Navigant Research Blog

Energy Consumption Falling in the Transportation Sector

Scott Shepard — May 21, 2014

Climate change has been in the news a lot lately due to recently published reports from the United Nations, the White House, NASA, and myriad other scientific institutions that have highlighted the consequences of increasing levels of CO2 in the Earth’s atmosphere.  While there are many ways to reduce per capita energy consumption, one of the greatest opportunities lies in making light duty vehicles (LDVs) more energy efficient.  In no other sector is the potential for reduction so high and the pathway to achievement so accessible.

Not all energy consumption is carbon intense, but an overwhelming majority of the energy consumed in the transportation sector, born from the burning of oil, is.  Burning a gallon of gasoline (with 10% ethanol) consumes around 112,000 BTUs of energy and emits 8,887 grams of CO2.  It’s also estimated that gasoline requires around 6 kWh (20,500 BTUs) of grid-sourced electricity to refine 1 gallon of gasoline from crude oil, and the 2010 emissions factor of the U.S. grid was estimated to be 690 grams/kWh.

The Widening Gap

Given the average fuel economy of 24.7 mpg for new LDVs in 2013, the average new car in the United States consumes 5,364 BTUs/mile, emitting roughly 527 grams of CO2/mile.  The fuel economy of 2013 models has improved from the prior year by 1.2 mpg, meaning that the average car purchased in 2013 saves 274 BTUs/mile and 27 grams of CO2/mile over 2012 models, an improvement of nearly 5%.

Navigant Research estimates that, thanks to Corporate Average Fuel Economy (CAFE) standards, the average fuel economy of a new LDV will be 52% higher in 2025 than in 2013.  This means that the average new LDV will use 1,836 fewer BTUs/mile and emit 180 fewer grams of CO2/mile than 2013 models, equaling improvements of roughly 66%.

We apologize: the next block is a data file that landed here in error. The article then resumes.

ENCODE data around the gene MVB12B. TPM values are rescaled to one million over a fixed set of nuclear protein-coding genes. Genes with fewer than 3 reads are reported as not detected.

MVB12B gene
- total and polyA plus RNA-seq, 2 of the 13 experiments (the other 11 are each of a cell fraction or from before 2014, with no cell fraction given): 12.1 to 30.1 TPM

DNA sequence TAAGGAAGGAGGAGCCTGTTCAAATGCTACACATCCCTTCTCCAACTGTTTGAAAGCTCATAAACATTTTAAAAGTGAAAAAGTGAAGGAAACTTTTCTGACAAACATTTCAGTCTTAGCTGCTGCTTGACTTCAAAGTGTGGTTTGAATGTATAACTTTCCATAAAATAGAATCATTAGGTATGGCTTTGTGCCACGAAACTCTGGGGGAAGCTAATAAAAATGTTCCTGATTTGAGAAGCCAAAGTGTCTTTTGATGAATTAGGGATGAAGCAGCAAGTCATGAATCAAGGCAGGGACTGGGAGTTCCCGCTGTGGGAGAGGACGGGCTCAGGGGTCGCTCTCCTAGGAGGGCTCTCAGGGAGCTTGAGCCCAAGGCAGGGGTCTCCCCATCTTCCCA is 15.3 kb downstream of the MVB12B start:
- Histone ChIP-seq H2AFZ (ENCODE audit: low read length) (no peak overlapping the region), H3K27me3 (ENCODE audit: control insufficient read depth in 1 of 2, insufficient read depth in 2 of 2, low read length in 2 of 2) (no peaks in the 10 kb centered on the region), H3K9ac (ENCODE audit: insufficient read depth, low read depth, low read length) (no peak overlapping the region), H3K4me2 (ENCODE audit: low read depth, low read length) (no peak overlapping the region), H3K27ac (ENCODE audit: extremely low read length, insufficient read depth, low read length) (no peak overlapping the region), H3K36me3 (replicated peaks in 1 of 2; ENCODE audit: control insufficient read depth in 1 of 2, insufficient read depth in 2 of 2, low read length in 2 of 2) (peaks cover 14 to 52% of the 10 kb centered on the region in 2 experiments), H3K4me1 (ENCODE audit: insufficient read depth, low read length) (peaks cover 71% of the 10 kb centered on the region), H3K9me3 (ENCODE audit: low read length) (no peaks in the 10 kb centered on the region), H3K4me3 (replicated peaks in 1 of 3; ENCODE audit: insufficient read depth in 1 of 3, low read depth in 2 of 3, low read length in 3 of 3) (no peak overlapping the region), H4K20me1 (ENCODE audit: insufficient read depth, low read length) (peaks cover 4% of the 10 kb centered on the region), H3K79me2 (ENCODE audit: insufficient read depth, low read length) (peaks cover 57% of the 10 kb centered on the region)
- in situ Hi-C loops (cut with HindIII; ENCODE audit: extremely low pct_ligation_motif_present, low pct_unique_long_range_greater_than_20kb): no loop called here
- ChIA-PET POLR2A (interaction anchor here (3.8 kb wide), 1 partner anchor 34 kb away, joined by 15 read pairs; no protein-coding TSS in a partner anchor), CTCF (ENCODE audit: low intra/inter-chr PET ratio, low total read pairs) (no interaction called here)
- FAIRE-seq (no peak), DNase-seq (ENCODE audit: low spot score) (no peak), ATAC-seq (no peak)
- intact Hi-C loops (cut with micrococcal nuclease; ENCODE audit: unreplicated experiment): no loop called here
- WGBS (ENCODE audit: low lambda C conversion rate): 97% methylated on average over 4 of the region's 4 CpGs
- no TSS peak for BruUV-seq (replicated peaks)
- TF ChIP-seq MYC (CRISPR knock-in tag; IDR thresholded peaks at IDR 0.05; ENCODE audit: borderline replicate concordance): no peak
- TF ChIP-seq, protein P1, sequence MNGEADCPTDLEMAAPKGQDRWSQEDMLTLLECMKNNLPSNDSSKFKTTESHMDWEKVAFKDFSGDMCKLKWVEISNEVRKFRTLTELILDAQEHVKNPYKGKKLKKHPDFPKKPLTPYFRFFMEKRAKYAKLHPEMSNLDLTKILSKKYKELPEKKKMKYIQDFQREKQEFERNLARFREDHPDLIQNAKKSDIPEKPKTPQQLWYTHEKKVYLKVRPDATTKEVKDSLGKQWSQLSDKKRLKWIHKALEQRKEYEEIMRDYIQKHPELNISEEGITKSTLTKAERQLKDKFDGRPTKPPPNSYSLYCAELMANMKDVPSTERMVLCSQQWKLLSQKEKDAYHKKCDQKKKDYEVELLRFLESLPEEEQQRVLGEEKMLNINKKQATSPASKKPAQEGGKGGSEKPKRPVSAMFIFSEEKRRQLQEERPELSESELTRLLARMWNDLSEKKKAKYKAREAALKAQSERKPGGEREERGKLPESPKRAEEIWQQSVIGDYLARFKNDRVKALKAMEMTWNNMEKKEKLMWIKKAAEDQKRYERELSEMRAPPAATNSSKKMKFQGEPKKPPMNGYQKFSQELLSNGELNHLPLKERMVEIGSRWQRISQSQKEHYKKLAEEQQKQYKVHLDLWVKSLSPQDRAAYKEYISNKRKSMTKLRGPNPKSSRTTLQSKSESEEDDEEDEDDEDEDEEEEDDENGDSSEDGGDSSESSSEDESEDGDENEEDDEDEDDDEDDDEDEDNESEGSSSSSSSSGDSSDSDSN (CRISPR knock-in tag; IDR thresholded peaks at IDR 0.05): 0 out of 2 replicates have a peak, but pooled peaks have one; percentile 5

Meanwhile, the sales-weighted average of a 2013 battery electric vehicle (BEV) had a 3.1 miles/kWh rating.  This means that 2013 BEVs consume 1,100 BTUs/mile and emit roughly 222 grams of CO2/mile, a reduction of nearly 80% in energy consumption and nearly 58% in carbon emissions from conventional 2013 cars.

These calculations do not include full lifecycle emissions and energy consumption characteristics of either the gasoline or electricity supply chain; a more comprehensive analysis would no doubt improve the returns of BEVs over conventional petroleum-powered vehicles.  Additionally, a static figure of 690 grams/kWh is used to assess grid-sourced carbon emissions.  The carbon emissions intensity of the grid varies significantly by location, as seen here, and the grid will become much cleaner over time due to increased penetrations of wind and solar in the generation portfolio – furthering the energy and emissions efficiency gap between gasoline and electricity as a fuel.

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